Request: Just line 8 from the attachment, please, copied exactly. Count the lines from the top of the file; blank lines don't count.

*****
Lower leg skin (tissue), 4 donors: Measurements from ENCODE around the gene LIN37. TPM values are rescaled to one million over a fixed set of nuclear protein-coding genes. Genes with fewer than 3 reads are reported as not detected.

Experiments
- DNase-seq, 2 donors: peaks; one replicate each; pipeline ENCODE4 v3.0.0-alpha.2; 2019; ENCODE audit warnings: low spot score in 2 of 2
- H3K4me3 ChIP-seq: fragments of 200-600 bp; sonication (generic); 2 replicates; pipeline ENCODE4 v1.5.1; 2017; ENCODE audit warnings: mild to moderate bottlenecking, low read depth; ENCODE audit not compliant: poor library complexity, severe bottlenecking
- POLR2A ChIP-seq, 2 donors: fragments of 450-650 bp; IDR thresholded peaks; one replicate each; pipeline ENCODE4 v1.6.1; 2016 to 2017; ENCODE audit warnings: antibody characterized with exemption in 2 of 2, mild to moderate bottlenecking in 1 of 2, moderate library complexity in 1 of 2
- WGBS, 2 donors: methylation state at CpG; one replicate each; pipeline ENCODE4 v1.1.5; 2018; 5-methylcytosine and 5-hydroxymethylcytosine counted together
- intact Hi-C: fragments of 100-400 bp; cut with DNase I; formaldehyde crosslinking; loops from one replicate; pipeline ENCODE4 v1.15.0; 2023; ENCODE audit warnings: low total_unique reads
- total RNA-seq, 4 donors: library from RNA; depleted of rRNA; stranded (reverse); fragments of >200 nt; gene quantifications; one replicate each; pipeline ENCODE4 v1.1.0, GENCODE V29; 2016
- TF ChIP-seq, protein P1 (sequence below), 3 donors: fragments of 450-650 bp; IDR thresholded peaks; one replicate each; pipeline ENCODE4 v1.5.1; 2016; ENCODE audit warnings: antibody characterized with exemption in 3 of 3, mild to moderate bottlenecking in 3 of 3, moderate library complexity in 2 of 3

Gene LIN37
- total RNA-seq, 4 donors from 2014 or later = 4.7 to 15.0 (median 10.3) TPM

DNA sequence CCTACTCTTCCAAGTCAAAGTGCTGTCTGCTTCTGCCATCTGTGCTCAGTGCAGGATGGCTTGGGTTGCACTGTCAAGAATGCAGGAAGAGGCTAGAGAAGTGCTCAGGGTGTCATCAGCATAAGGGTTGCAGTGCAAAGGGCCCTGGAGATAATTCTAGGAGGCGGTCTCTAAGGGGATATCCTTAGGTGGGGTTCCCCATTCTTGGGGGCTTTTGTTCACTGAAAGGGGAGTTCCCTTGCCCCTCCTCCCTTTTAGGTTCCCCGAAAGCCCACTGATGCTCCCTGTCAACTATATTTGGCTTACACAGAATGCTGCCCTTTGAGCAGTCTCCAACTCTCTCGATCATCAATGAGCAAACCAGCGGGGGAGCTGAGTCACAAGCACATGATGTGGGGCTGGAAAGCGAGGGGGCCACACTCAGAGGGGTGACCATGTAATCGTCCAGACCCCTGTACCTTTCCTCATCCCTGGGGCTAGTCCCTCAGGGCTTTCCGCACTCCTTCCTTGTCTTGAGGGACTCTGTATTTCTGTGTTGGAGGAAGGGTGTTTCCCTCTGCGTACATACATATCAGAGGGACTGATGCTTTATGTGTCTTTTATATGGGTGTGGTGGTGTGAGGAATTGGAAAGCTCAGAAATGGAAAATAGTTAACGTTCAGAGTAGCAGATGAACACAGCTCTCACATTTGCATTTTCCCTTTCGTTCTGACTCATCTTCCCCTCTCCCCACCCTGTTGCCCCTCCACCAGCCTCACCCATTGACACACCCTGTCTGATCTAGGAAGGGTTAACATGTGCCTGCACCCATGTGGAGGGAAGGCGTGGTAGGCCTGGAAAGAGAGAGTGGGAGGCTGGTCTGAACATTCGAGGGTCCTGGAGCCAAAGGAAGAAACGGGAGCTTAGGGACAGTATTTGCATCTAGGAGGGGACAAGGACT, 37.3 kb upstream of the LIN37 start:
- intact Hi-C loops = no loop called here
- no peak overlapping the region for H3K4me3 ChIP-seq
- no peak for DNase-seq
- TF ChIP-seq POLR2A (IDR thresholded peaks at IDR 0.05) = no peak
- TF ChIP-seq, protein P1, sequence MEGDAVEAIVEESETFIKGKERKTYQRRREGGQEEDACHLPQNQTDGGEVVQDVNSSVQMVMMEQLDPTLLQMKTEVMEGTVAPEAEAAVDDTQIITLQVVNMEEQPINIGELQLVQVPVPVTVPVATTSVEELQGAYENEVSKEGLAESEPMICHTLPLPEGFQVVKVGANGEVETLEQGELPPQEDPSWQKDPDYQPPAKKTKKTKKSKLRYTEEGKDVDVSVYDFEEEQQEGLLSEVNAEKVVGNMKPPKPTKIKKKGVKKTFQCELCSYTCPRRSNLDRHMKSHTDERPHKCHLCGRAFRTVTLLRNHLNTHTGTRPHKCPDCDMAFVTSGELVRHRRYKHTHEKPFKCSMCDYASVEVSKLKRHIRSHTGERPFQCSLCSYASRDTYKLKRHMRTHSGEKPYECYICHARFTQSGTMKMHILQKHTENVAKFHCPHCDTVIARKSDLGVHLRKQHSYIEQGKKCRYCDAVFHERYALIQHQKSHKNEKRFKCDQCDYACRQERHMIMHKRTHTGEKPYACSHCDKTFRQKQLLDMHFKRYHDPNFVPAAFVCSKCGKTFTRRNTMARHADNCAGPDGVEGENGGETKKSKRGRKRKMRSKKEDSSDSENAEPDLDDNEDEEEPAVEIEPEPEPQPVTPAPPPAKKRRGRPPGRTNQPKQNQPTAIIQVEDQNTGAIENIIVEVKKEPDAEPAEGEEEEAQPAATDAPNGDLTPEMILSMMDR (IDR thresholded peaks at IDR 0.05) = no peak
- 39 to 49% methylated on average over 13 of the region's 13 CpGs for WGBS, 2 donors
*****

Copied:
- total RNA-seq, 4 donors: library from RNA; depleted of rRNA; stranded (reverse); fragments of >200 nt; gene quantifications; one replicate each; pipeline ENCODE4 v1.1.0, GENCODE V29; 2016